Wednesday, June 02, 2010

Elysiana by Chris Knopf (2010)

My latest selection from the LibraryThing Early Reviewers program is Elysiana (2010), a stand-alone novel from established suspense writer Chris Knopf.

Elysiana is a fictional barrier island off the coast of New Jersey. It is one mile wide, twenty-five miles long, and sees a huge population increase every summer when the tourists descend upon the elongated coast line. In the summer of 1969 a whole hoard of interesting characters find themselves on Elysiana, crossing paths with one another, working through painful pasts, and making up our story:
  • Gwen ends up on the island after coming down from a three day drug trip that started in Chicago and on the tail end of some major daddy issues.
  • Jack has lived on Elysiana for years, the only resident of a giant hotel built by his grandfather. He works as a lifeguard on the beach patrol and mostly lives inside his head, partly as a product of surviving a four year coma after a teenage accident.
  • Avery Volpe is the militaristic head of the beach patrol, and possibly the most powerful person on Elysiana in the summertime.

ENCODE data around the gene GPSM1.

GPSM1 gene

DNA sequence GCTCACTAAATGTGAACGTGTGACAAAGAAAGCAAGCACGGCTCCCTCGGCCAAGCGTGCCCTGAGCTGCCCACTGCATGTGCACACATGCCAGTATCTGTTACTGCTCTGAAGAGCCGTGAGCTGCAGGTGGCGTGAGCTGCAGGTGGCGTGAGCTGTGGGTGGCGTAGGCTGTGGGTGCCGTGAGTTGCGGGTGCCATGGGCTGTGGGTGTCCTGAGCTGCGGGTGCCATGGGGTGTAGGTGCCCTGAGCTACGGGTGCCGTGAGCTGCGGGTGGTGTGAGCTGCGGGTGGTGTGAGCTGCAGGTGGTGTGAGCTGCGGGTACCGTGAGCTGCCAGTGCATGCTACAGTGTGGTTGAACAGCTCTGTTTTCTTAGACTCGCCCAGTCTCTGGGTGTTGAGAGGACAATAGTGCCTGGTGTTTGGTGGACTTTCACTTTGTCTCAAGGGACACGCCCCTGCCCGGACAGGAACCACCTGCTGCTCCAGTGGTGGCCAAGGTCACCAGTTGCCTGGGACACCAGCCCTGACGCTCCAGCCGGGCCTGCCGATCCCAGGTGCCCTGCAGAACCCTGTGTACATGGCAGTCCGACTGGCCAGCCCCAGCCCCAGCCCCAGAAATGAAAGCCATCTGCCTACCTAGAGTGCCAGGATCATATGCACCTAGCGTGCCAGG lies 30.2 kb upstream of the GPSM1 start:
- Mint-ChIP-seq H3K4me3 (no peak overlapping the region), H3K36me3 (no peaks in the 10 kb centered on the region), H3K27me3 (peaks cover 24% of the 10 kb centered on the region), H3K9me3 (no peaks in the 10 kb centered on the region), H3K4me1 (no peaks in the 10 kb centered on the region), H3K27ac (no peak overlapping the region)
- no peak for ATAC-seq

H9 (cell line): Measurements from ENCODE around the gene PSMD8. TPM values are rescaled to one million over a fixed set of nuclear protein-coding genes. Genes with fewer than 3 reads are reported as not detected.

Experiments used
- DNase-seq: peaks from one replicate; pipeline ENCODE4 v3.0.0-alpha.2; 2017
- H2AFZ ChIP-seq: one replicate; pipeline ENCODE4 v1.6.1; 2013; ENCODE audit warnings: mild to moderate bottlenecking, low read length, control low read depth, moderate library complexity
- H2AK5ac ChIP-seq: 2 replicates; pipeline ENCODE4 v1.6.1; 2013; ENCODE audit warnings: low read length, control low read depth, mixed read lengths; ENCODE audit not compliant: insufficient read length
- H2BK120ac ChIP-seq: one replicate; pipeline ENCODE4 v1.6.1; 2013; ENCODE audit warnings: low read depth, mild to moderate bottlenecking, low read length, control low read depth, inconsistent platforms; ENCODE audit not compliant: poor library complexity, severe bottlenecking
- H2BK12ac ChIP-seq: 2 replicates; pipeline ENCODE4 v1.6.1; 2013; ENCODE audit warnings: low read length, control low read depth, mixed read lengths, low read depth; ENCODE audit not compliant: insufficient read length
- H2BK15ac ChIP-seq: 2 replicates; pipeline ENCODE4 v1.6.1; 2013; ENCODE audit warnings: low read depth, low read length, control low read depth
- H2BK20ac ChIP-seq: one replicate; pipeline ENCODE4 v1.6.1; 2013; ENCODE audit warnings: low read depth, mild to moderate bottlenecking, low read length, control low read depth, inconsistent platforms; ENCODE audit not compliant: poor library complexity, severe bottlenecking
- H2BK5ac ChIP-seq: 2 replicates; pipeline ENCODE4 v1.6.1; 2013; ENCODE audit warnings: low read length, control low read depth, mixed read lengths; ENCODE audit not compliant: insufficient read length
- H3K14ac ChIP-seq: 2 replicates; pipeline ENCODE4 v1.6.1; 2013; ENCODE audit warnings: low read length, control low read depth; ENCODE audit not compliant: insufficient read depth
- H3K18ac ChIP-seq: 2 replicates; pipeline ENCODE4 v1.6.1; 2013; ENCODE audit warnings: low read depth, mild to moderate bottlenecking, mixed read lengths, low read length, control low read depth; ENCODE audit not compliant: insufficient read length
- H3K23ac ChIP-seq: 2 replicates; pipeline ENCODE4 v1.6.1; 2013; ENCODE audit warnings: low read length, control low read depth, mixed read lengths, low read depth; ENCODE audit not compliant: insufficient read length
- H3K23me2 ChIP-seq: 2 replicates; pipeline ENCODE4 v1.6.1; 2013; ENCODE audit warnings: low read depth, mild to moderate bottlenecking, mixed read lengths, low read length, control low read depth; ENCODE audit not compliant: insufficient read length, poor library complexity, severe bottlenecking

• Norm Harlan is the city manager with ambitions to oust Volpe and the mayor. He also has a distractable wife and a precocious daughter named Sweetie who is constantly getting lost.
  • Sylvia Buente fails to kill herself when she is rescued by Mike Ditzler, one of the life guards with his own complicated life story, and who is now holed up in his apartment.
  • Petey Amato is a small-time crook and surfer who is pretty big-time on this little island.
And the list goes on and on and on. Add in an island-wide super party on the heels of the biggest storm in the century, and you have a recipe for lots of plots, sub-plots, romance, violence, and quirkiness.

The novel is solid overall, although with so many characters no single story line really draws the reader in. And with so much action, there isn't much time for characterization, which leaves some of these potentially very interesting people feeling rather thin. However, Knopf wrangles his sub-plots well and everything is tied together in a satisfying way, and with a very nice climax. This would be a nice summer read that wouldn't disappoint, as long as you didn't expect too much from it.

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